20.4. Parsing Output

A principal goal of adding output capture modes, output prefixes, and error prefixes to abuild was to make it easier to programmatically parse abuild's output. By combining these features, it is possible to run abuild in batch mode and to then unambiguously associate each line of abuild's output with the specific platform build of the specific build item that was responsible for producing that line of output.

This section describes how such a parser could be implemented. You can also find an example parser implementation in misc/parse-build-output relative to the top of your abuild distribution. (You can always find the top of the abuild distribution by running abuild --print-abuild-top.) Since a Perl script is worth a thousand words (as they say), and since the parse-build-output script is actually tested in abuild's test suite, it can serve as a tool for helping you understand the details of abuild's output as well as being a great starting point for writing your own parser.

When abuild performs a build, the overall build consists of a check phase, a build phase, and a summary phase. In the check phase, abuild reads and validates Abuild.conf files, performs integrity checks, and so forth. Under normal conditions, the check phase doesn't produce any output. If everything is in order at the end of the check phase, the build phase begins. Immediately before beginning the build phase, abuild always outputs the line

abuild: build starting

Immediately following the build phase, abuild outputs the line

abuild: build complete

After the build phase is complete, abuild will output a summary of any failures that may have occurred as well as a report of the total duration of the build. Parsers may use the build starting and build complete lines as shown above to demarcate the build phase.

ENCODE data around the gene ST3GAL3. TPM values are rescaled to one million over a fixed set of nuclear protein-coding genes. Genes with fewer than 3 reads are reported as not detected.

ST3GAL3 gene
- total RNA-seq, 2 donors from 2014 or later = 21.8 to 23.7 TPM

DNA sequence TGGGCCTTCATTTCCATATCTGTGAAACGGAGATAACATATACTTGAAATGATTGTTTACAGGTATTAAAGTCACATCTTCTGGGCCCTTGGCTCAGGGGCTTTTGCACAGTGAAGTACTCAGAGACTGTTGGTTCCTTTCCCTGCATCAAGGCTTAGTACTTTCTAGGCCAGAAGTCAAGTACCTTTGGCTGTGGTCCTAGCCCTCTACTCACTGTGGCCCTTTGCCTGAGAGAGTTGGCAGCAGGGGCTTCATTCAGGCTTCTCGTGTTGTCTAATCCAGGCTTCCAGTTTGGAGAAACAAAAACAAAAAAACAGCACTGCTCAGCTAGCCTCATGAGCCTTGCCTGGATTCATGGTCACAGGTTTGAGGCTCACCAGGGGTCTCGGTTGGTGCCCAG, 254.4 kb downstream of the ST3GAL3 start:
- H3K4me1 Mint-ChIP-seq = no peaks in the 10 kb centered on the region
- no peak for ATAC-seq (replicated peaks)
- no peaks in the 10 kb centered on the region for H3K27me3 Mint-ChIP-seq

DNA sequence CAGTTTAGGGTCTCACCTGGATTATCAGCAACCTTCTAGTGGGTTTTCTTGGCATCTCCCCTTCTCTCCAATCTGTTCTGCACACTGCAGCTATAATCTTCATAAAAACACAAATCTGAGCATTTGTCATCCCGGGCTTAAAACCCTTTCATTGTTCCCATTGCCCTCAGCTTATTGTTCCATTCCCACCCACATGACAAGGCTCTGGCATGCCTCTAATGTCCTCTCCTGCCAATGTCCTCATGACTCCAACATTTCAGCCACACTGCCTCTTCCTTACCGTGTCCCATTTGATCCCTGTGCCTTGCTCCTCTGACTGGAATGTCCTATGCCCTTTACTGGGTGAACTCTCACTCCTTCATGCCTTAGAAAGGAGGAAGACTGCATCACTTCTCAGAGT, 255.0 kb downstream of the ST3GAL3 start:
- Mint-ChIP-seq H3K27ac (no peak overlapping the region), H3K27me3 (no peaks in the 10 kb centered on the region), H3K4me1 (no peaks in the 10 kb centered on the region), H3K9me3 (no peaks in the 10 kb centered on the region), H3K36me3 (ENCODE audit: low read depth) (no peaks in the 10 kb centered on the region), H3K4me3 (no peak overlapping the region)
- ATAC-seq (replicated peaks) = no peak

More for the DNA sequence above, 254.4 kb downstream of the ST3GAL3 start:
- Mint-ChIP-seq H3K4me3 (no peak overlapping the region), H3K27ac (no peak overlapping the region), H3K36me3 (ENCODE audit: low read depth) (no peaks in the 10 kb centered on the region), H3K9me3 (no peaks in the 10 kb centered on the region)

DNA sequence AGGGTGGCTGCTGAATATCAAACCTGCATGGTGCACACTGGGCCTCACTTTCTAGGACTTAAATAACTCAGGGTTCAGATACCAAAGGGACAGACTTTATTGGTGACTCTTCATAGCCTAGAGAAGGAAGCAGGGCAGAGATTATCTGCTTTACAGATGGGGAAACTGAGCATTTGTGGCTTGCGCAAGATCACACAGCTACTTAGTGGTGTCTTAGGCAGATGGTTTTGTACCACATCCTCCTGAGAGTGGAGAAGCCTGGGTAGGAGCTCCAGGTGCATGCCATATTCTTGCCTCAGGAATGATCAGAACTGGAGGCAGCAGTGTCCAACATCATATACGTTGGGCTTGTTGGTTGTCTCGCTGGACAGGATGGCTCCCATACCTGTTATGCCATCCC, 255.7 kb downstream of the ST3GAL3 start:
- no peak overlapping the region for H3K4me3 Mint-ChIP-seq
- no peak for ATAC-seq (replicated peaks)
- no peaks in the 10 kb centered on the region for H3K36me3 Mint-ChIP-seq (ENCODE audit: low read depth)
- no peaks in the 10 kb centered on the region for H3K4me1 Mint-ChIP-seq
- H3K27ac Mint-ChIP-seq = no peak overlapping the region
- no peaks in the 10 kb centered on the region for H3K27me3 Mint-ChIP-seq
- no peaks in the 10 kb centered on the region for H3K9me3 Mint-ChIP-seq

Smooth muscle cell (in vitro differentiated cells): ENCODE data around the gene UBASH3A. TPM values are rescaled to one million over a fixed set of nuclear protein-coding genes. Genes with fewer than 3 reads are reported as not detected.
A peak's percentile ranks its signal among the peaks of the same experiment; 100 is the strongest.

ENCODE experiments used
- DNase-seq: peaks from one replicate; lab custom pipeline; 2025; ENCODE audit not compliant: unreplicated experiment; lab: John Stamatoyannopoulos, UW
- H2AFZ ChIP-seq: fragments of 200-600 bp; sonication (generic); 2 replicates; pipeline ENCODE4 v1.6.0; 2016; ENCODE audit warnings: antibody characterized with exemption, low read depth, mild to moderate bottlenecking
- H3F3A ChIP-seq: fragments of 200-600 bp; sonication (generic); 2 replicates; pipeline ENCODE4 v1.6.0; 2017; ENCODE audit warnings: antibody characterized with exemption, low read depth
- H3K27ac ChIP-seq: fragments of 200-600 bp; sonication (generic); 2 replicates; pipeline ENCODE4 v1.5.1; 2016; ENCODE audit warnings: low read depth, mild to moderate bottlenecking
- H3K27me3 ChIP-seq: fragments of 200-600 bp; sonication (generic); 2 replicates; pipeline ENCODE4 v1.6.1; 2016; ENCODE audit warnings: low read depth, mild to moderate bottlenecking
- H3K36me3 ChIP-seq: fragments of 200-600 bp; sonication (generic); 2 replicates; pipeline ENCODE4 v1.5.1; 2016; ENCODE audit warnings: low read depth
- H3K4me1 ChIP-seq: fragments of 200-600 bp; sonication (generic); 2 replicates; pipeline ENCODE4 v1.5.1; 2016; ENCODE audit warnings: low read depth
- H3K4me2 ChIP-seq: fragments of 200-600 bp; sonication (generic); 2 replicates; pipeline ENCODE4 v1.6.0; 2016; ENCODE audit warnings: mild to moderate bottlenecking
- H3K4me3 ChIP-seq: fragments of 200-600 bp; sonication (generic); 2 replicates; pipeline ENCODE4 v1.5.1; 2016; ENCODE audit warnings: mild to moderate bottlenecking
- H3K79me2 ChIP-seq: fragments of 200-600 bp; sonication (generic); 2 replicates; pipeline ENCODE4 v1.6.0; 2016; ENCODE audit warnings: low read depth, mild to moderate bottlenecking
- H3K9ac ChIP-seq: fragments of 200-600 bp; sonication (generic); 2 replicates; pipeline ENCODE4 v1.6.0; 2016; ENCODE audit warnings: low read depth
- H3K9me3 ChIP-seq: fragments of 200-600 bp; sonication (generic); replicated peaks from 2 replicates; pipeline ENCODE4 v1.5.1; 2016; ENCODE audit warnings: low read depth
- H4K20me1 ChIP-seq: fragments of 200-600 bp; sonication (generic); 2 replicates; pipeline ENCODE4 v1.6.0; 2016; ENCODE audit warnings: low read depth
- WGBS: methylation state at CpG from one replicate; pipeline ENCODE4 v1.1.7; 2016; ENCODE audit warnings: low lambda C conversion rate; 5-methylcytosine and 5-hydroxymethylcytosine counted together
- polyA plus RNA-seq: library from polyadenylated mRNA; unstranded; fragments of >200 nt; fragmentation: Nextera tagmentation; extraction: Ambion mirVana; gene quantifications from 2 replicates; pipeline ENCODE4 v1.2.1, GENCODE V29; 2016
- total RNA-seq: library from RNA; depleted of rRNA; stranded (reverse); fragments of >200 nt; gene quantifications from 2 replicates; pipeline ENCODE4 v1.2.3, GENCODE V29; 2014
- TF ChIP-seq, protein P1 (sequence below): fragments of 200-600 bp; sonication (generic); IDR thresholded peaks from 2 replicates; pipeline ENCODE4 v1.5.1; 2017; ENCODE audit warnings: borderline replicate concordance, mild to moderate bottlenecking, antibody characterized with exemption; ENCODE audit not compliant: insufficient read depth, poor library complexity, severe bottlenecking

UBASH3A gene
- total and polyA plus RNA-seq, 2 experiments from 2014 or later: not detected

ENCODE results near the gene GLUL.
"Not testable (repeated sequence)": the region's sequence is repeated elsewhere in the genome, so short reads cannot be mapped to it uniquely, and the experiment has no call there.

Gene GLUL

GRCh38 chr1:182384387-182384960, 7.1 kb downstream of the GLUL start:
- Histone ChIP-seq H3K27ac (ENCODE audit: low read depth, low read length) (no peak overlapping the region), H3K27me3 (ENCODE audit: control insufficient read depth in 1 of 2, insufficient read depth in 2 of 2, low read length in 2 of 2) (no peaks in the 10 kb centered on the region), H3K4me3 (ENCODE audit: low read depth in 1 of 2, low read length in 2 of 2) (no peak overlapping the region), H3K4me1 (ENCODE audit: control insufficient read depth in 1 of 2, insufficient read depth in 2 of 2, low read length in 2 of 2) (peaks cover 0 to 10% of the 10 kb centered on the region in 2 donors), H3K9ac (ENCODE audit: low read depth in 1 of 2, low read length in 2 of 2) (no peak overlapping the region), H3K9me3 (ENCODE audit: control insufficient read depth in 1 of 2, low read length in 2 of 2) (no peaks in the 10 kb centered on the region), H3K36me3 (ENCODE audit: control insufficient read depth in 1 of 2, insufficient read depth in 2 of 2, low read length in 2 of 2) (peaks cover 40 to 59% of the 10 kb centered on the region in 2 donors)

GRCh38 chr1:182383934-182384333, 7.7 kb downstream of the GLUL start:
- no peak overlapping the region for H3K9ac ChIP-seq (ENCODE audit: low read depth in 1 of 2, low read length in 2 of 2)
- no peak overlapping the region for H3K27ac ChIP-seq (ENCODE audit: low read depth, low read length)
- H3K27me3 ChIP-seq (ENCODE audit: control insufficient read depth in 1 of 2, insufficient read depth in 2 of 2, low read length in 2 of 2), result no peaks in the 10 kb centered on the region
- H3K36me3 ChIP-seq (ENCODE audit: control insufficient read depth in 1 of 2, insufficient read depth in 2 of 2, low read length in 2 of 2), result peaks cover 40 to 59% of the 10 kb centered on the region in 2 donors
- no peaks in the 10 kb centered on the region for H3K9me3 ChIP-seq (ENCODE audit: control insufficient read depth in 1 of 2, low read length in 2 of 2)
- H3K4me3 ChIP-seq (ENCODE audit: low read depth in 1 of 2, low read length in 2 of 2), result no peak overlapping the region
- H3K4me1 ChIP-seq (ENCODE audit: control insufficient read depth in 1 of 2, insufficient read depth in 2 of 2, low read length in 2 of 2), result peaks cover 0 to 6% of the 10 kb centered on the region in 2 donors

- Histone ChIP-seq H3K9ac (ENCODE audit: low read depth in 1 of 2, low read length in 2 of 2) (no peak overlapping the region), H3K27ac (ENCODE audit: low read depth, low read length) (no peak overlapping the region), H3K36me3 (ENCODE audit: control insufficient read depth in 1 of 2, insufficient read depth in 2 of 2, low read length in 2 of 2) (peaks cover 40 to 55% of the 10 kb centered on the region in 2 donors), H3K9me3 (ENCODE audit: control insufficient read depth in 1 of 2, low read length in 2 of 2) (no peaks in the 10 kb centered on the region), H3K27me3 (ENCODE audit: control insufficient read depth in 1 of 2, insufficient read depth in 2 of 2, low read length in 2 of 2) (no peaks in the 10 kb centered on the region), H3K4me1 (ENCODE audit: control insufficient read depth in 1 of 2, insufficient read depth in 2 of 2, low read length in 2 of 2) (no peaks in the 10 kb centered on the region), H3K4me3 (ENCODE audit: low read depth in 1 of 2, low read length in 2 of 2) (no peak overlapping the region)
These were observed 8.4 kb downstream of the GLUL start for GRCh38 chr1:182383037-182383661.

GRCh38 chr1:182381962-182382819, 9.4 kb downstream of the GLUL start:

Within the build phase, output can be associated with a build item/platform pair (referred to here as a job) in the following way:

There are a few exceptions to the above rules, but they only happen in cases of serious errors, and most parsers can safely ignore them, as long as they treat unexpected input as general error conditions. (The sample parser actually does take these cases into consideration.) Specifically, in both buffered and interleaved mode, certain major errors from the java builder process, such as abnormal termination or “rogue output” from the java backend, can result in asynchronous output from the java builder. [41] In interleaved builds with multiple threads, this output is prefixed with the string “[JavaBuilder] ”. In buffered builds, it is not marked in any way, but will always appear between the uninterrupted outputs from individual jobs. Most parsers would probably end up associating such output with the job that had most recently completed, which would probably be wrong, but again, this is a very rare case. In a single-threaded build, any rogue output from the java builder process would have to be related to the job that is in progress, so the fact that it is unmarked doesn't pose any problems.

In any case, any line of output that doesn't conform to the output that the parser expects should just be treated as a general error from abuild. Such a line either indicates a serious problem with abuild itself (such as an assertion failure or abnormal termination, probably indicating a bug in abuild or a system error) or a bug in the parser. Either way, the output should be preserved.

[41] The java builder process may run multiple ant jobs in separate threads. It separates the output of different projects by creating each ant thread in a separate thread group and associating a job identifier with the thread group. There are two ways the java builder process could create rogue output: one is for an ant task to create a thread in a separate thread group and to have that thread write something to standard output or standard error, and the other is for the java builder process itself to generate output. The former case is very unlikely, and the latter case would indicate a bug in the java builder process, or a severe error such as failure of the JVM. Additionally, if the java builder process crashes, abuild will generate a message that indicates this, and that message would not be associated with any build.